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shooting with cfl


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#1 ashraf islahuddin

ashraf islahuddin
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Posted 27 September 2007 - 09:06 AM

Hi, i am acinematographer based in New Delhi,India.I am going to shoot an office interior with a lot of CFL on the ceiling.Am shooting it on Super 16,any piece of advice,regarding cast and flicker problem?Please help.
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#2 Michael Nash

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Posted 27 September 2007 - 03:44 PM

"CFL" means "Compact Fluorescent," the screw-in bulbs designed to replace regular incandescent bulbs. If you're in an office you're probably talking about regular fluorescent tubes. The difference is that CFL's usually have only a minor amount of green in the spectrum, while some fluorescent tubes may have a lot of green depending on the type.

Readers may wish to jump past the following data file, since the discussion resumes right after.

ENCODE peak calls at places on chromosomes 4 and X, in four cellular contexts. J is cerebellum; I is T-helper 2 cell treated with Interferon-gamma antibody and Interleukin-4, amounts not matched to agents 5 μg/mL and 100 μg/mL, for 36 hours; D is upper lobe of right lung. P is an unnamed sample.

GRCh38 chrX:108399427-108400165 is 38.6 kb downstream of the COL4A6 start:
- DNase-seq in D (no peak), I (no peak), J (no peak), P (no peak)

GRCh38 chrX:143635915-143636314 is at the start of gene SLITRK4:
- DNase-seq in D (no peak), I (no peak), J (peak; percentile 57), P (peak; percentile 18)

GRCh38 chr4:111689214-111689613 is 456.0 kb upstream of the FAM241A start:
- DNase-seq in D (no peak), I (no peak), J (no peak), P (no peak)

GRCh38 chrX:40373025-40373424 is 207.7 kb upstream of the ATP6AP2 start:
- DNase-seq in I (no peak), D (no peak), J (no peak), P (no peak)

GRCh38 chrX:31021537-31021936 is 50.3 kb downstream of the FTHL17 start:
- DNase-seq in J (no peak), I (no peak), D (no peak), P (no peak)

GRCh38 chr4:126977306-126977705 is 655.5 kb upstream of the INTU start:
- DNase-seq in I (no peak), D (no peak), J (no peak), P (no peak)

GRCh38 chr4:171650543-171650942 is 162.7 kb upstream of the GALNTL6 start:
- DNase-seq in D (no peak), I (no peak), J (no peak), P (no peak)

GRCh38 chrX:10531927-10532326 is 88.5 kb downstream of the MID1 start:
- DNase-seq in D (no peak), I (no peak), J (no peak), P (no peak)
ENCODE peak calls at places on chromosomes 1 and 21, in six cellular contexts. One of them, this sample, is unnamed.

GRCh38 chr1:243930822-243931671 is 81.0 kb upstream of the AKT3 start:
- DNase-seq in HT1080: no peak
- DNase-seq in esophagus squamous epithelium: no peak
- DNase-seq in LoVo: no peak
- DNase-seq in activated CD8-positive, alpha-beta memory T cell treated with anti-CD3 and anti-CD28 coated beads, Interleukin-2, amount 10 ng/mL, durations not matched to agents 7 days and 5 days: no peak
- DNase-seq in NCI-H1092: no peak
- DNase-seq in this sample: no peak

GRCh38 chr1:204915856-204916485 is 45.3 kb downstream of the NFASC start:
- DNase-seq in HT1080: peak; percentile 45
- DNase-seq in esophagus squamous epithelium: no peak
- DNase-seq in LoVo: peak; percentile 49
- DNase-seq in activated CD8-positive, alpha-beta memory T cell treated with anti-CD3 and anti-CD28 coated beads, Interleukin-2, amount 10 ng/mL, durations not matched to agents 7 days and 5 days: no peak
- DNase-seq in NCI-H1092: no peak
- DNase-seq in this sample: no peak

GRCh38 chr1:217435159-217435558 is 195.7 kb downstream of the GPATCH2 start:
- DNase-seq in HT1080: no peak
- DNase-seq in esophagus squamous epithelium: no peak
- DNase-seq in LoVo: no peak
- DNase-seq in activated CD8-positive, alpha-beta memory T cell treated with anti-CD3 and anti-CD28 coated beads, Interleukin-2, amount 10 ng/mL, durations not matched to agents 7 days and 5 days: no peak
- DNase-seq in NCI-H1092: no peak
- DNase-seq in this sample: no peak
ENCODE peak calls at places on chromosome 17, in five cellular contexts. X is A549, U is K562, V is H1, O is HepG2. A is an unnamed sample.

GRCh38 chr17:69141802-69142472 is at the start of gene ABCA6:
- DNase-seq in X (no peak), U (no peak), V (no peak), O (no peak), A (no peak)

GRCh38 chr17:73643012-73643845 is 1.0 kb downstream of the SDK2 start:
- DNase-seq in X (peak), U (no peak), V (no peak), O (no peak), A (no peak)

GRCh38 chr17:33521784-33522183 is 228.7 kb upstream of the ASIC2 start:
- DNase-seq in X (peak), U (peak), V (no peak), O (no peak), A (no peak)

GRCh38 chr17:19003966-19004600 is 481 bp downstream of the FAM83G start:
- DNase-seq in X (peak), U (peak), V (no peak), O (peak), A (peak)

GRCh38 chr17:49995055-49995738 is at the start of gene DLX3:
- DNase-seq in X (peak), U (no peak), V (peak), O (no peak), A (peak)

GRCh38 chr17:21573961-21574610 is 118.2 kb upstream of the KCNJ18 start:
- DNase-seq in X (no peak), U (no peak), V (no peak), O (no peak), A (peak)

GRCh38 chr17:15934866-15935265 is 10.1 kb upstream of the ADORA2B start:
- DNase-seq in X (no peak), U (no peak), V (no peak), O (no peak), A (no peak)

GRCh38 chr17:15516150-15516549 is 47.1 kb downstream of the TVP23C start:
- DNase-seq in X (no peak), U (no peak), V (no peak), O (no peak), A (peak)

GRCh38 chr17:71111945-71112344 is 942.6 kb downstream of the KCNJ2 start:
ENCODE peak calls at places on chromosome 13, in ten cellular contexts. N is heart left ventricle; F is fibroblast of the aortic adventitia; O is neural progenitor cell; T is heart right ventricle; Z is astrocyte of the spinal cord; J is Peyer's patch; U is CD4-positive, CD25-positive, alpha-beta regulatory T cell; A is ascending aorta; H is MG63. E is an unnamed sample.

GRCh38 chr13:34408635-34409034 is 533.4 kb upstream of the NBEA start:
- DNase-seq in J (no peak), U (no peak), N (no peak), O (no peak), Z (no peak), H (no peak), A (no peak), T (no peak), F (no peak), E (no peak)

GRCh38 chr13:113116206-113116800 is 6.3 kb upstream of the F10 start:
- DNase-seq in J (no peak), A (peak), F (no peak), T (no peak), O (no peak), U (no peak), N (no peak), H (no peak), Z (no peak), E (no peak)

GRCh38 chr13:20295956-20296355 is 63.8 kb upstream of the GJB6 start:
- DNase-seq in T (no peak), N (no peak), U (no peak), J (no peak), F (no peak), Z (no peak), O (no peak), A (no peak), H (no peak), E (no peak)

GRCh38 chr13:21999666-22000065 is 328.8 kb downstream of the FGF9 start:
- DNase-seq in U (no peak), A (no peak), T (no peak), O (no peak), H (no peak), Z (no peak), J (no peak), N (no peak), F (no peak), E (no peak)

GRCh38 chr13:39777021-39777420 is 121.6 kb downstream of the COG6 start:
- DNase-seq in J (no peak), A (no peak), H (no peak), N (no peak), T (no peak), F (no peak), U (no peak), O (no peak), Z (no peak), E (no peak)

We've discussed shooting under fluorescent hundreds of times here, so search the archives for more information. In short, you'll want to balance all your lighting to the same color temperature and same spectrum if you want the lighting to appear all one color.

With a crystal-synch motor you can shoot 24fps under 60Hz. power or 25fps under 50Hz. power without flicker. If you want to shoot 24fps and the power supply to the lights is 50Hz., you'll need to use a 172.8ยบ shutter angle to avoid flicker problems.
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#3 Richard Andrewski

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Posted 28 September 2007 - 07:11 AM

Michael's right that the linear fluorescent tube is most common in offices but one correction: a CFL, while its commonly thought its just the screw in, self-ballasted type also encompasses many families including some without ballast in the base like the well known 55w biax tube used in so many pro lighting fixtures and many other small plug in types of lamps which have a seemingly endless array of different socket types. Much of the T5 family is also included in being of a "CFL" type. CRI in most CFLs these days is around 82 average but some are lower and some higher.

http://genet.geappli.....t Fluorescent

http://genet.geappli...l=TXT_PROD_DESC
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